Pop-Culture | Posted by Fiona L on 02/17/2012

Maybe SHE’S Just Not That Into You

A friend of mine recently created a zine about the slut/stud double standard for a electives course called Feminisms that she’s taking. She included various fairy-tale-esque ads she found in magazines depicting women as love-obsessed. Watching her make her zine got me thinking about the image we always see of women as relationship-focused and emotional. Specifically, it got me thinking about the way we’re generally told girls and boys view random hook-ups, and I began to question whether those views are as widespread as we’ve been led to believe.

Remember the movie He’s Just Not That Into You? For those of you who missed it, the basic premise of this highbrow film (read: crappy rom-com) is that women and girls make up all kinds of excuses to rationalize men’s jerky behavior. According to He’s Just Not That Into You, we come up with justifications when a guy doesn’t call us, ignores us, or just treats us generally badly.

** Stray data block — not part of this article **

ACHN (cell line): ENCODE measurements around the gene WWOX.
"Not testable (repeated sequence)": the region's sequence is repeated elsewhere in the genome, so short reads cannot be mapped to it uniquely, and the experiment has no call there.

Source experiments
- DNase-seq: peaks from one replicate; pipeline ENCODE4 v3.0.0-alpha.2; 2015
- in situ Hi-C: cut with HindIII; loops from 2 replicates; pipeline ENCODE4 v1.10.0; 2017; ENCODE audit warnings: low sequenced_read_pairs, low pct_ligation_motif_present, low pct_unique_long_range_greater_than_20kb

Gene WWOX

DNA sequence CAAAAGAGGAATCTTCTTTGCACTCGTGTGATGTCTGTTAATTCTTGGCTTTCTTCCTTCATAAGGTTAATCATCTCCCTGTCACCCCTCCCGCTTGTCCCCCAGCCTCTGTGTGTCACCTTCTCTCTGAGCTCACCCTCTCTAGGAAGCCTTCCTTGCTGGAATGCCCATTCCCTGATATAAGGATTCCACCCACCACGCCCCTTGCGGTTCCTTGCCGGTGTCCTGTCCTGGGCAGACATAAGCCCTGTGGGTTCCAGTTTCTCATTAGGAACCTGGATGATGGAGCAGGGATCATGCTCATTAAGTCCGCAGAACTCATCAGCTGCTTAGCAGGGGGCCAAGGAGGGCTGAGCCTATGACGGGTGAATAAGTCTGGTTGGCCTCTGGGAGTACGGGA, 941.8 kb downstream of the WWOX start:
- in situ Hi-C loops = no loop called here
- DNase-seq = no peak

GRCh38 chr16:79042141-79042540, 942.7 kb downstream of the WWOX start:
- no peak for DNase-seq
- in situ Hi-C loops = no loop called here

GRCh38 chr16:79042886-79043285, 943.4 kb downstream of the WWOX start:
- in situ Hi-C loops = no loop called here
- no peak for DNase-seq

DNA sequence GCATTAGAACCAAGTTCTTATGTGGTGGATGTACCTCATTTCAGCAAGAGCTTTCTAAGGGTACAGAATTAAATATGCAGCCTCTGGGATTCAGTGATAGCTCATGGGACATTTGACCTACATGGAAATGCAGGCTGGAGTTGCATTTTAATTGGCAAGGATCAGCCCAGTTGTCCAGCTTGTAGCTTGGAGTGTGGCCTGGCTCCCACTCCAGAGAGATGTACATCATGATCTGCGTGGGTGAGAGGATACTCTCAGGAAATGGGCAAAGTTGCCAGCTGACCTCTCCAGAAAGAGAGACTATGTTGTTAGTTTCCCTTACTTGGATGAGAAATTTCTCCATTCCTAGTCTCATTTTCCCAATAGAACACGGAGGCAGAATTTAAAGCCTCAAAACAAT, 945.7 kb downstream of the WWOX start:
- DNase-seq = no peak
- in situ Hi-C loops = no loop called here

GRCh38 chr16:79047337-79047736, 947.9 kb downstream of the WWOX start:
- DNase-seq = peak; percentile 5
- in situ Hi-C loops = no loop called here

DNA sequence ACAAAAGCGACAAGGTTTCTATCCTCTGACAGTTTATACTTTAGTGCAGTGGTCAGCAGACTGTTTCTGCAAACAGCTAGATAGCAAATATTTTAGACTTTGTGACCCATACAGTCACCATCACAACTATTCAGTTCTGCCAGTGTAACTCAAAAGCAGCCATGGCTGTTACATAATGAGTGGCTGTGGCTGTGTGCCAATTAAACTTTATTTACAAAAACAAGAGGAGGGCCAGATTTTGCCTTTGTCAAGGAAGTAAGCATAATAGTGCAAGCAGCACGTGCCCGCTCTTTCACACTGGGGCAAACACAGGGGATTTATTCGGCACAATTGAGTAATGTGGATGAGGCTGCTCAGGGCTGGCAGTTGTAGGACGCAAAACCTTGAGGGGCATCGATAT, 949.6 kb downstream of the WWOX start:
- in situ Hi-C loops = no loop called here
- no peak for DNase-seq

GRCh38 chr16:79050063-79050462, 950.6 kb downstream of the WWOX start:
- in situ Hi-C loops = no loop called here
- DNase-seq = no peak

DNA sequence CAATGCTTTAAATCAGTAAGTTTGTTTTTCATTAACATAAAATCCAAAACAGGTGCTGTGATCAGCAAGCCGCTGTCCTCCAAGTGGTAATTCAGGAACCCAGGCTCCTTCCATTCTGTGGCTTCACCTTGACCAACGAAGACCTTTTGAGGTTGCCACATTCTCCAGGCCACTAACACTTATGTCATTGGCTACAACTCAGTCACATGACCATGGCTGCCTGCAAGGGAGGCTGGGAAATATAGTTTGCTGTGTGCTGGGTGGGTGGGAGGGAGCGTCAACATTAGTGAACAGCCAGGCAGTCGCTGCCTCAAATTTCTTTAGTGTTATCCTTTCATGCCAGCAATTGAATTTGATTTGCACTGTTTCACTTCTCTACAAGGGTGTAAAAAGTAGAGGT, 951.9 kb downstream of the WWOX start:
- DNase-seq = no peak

Apparently, we all need to realize that, upsetting as it is, he’s just not that into us. I agree. If someone is treating you badly, chances are they aren’t worth your time. But I have one issue.Movies like He’s Just Not That Into You and nearly every other rom-com in existence (save, maybe 500 Days of Summer) tell us that men often act like jerks and sometimes act nice. They usually tell us to find the nice guys, but they never address the fact that women also act like jerks, and sometimes she’s just not that into you.

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Feminism | Posted by Adam D on 11/6/2009

Thinking in Technicolor: A Dilemma in Modern Film

In discussing the decline of quality in contemporary film, the conversation often focuses on easy targets such as remakes, sequels, and poor public taste.  Yet these complaints are by no means unique to the current cinematic climate.  The near complete lack of films featuring female protagonists by male directors in recent years indicates a far more disconcerting trend. Though excellent work this year from Jane Campion and Kathryn Bigelow proves that the fairer sex retains a strong voice in modern cinema, women are virtually absent from the recent opuses of The Coen Brothers, P.T. Anderson, and the other auteurs du jour.  While talented in crafting their female characters, Quentin Tarantino and Lars von Trier too often toe the line of misogyny, no matter how much either denies it.

It’s telling …

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